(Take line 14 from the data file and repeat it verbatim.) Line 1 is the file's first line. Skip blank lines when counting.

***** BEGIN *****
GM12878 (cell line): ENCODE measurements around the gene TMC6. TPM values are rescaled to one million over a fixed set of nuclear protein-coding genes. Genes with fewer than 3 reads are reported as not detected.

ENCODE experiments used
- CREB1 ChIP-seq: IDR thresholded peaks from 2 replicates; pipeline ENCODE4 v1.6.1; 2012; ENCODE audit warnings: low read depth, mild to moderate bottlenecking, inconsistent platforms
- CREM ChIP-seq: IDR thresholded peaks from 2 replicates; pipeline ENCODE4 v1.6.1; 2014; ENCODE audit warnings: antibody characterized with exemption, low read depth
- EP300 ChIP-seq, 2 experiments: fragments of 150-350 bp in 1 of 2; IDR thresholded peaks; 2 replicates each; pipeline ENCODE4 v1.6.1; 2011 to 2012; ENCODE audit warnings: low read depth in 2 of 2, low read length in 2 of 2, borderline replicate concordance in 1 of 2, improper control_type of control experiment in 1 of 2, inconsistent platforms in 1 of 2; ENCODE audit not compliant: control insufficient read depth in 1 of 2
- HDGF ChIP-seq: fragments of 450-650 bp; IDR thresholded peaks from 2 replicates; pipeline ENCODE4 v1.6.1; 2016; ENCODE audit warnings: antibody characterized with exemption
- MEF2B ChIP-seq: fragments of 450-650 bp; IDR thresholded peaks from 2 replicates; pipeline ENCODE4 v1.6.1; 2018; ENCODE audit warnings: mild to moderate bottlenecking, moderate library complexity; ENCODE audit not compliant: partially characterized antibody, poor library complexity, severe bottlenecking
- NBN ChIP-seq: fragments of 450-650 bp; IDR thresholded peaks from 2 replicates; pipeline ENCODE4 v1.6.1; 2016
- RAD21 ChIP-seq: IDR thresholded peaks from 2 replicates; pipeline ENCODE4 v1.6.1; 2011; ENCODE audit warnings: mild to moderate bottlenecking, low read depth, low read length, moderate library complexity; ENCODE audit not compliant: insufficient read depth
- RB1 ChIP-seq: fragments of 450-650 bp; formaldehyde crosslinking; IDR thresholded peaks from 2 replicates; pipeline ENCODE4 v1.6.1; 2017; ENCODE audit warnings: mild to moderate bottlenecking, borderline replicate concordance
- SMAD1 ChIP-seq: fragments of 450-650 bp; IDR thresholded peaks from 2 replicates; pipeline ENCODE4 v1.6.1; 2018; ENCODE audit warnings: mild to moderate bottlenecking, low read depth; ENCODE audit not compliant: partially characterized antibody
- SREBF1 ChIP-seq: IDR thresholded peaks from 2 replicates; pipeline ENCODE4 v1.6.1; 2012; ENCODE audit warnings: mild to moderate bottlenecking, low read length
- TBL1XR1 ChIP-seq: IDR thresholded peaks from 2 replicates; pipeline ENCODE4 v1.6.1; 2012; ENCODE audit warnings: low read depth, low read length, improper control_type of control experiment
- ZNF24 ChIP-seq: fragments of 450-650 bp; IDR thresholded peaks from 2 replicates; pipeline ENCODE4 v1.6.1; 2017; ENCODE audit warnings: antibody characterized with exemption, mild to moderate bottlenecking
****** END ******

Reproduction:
- ZNF24 ChIP-seq: fragments of 450-650 bp; IDR thresholded peaks from 2 replicates; pipeline ENCODE4 v1.6.1; 2017; ENCODE audit warnings: antibody characterized with exemption, mild to moderate bottlenecking